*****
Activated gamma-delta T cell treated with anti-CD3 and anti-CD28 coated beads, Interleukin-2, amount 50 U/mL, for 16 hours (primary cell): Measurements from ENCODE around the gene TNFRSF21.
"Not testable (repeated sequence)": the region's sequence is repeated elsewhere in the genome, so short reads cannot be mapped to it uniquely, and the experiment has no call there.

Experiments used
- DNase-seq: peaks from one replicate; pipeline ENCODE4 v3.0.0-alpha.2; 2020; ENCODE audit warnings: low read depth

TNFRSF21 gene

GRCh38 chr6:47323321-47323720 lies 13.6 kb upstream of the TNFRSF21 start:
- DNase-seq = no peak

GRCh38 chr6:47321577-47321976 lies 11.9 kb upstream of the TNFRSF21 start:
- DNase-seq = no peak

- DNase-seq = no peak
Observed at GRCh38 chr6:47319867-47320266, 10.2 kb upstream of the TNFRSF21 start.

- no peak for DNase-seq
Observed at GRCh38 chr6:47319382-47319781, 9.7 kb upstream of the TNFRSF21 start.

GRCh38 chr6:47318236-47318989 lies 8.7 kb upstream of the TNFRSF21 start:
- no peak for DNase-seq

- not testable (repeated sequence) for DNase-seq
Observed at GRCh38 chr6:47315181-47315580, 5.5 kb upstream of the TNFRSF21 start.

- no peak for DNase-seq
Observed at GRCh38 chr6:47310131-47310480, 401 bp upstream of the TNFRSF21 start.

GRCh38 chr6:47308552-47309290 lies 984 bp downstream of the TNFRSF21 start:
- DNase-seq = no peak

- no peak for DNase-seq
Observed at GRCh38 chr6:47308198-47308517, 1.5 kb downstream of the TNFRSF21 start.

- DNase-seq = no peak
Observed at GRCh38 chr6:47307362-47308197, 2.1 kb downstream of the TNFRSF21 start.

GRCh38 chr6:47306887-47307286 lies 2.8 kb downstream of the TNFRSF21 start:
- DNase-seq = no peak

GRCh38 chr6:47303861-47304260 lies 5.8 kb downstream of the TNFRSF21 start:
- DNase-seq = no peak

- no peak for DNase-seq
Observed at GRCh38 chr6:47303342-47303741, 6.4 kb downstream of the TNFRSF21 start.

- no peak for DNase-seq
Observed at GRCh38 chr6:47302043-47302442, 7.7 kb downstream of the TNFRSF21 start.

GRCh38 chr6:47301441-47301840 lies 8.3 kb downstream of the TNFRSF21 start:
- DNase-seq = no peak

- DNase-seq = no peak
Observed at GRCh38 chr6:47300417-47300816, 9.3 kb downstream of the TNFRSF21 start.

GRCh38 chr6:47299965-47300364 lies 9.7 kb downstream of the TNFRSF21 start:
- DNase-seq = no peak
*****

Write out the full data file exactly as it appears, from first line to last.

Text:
Activated gamma-delta T cell treated with anti-CD3 and anti-CD28 coated beads, Interleukin-2, amount 50 U/mL, for 16 hours (primary cell): Measurements from ENCODE around the gene TNFRSF21.
"Not testable (repeated sequence)": the region's sequence is repeated elsewhere in the genome, so short reads cannot be mapped to it uniquely, and the experiment has no call there.

Experiments used
- DNase-seq: peaks from one replicate; pipeline ENCODE4 v3.0.0-alpha.2; 2020; ENCODE audit warnings: low read depth

TNFRSF21 gene

GRCh38 chr6:47323321-47323720 lies 13.6 kb upstream of the TNFRSF21 start:
- DNase-seq = no peak

GRCh38 chr6:47321577-47321976 lies 11.9 kb upstream of the TNFRSF21 start:
- DNase-seq = no peak

- DNase-seq = no peak
Observed at GRCh38 chr6:47319867-47320266, 10.2 kb upstream of the TNFRSF21 start.

- no peak for DNase-seq
Observed at GRCh38 chr6:47319382-47319781, 9.7 kb upstream of the TNFRSF21 start.

GRCh38 chr6:47318236-47318989 lies 8.7 kb upstream of the TNFRSF21 start:
- no peak for DNase-seq

- not testable (repeated sequence) for DNase-seq
Observed at GRCh38 chr6:47315181-47315580, 5.5 kb upstream of the TNFRSF21 start.

- no peak for DNase-seq
Observed at GRCh38 chr6:47310131-47310480, 401 bp upstream of the TNFRSF21 start.

GRCh38 chr6:47308552-47309290 lies 984 bp downstream of the TNFRSF21 start:
- DNase-seq = no peak

- no peak for DNase-seq
Observed at GRCh38 chr6:47308198-47308517, 1.5 kb downstream of the TNFRSF21 start.

- DNase-seq = no peak
Observed at GRCh38 chr6:47307362-47308197, 2.1 kb downstream of the TNFRSF21 start.

GRCh38 chr6:47306887-47307286 lies 2.8 kb downstream of the TNFRSF21 start:
- DNase-seq = no peak

GRCh38 chr6:47303861-47304260 lies 5.8 kb downstream of the TNFRSF21 start:
- DNase-seq = no peak

- no peak for DNase-seq
Observed at GRCh38 chr6:47303342-47303741, 6.4 kb downstream of the TNFRSF21 start.

- no peak for DNase-seq
Observed at GRCh38 chr6:47302043-47302442, 7.7 kb downstream of the TNFRSF21 start.

GRCh38 chr6:47301441-47301840 lies 8.3 kb downstream of the TNFRSF21 start:
- DNase-seq = no peak

- DNase-seq = no peak
Observed at GRCh38 chr6:47300417-47300816, 9.3 kb downstream of the TNFRSF21 start.

GRCh38 chr6:47299965-47300364 lies 9.7 kb downstream of the TNFRSF21 start:
- DNase-seq = no peak